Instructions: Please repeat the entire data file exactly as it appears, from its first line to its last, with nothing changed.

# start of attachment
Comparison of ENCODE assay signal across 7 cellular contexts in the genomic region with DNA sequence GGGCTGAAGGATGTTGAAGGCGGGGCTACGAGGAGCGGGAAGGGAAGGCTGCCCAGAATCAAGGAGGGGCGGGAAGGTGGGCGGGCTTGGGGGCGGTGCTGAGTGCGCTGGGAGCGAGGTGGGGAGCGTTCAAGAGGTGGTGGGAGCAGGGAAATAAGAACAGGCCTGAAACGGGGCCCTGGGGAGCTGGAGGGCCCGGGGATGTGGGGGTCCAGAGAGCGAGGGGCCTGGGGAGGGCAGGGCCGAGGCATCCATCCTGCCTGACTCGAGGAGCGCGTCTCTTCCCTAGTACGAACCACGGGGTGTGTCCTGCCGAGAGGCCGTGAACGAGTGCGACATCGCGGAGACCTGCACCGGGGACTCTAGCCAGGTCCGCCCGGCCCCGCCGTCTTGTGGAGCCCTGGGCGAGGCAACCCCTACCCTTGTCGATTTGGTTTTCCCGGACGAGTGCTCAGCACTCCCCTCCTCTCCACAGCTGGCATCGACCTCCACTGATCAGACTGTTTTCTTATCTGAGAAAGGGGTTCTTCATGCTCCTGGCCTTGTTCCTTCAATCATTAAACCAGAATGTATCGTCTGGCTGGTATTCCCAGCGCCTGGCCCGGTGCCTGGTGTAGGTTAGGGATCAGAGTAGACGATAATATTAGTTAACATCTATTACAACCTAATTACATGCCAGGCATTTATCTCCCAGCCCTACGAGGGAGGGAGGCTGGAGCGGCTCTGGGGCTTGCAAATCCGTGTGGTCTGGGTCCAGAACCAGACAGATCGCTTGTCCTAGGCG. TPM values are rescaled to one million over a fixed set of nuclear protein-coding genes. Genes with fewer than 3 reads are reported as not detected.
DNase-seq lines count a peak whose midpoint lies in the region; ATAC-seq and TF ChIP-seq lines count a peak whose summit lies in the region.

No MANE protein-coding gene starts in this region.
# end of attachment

Comparison of ENCODE assay signal across 7 cellular contexts in the genomic region with DNA sequence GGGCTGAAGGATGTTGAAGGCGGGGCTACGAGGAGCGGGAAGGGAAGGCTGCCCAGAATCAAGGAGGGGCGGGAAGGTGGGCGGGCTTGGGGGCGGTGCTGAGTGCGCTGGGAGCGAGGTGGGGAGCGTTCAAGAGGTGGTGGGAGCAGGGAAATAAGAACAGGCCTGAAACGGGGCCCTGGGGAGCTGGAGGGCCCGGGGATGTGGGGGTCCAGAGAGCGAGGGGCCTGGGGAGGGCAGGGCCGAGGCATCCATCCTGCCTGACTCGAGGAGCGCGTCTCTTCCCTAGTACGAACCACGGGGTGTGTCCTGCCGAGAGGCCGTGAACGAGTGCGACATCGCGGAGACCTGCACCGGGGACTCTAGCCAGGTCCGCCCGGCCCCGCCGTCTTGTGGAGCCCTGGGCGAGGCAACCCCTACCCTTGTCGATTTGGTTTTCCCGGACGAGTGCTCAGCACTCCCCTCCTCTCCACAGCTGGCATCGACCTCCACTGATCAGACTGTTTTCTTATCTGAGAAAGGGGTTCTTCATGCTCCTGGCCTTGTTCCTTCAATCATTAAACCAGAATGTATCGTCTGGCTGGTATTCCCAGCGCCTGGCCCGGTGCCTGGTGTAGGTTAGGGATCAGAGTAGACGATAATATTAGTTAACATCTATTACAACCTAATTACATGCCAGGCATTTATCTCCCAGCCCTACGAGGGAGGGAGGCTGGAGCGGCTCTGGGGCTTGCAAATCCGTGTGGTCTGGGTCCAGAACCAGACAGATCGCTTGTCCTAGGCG. TPM values are rescaled to one million over a fixed set of nuclear protein-coding genes. Genes with fewer than 3 reads are reported as not detected.
DNase-seq lines count a peak whose midpoint lies in the region; ATAC-seq and TF ChIP-seq lines count a peak whose summit lies in the region.

No MANE protein-coding gene starts in this region.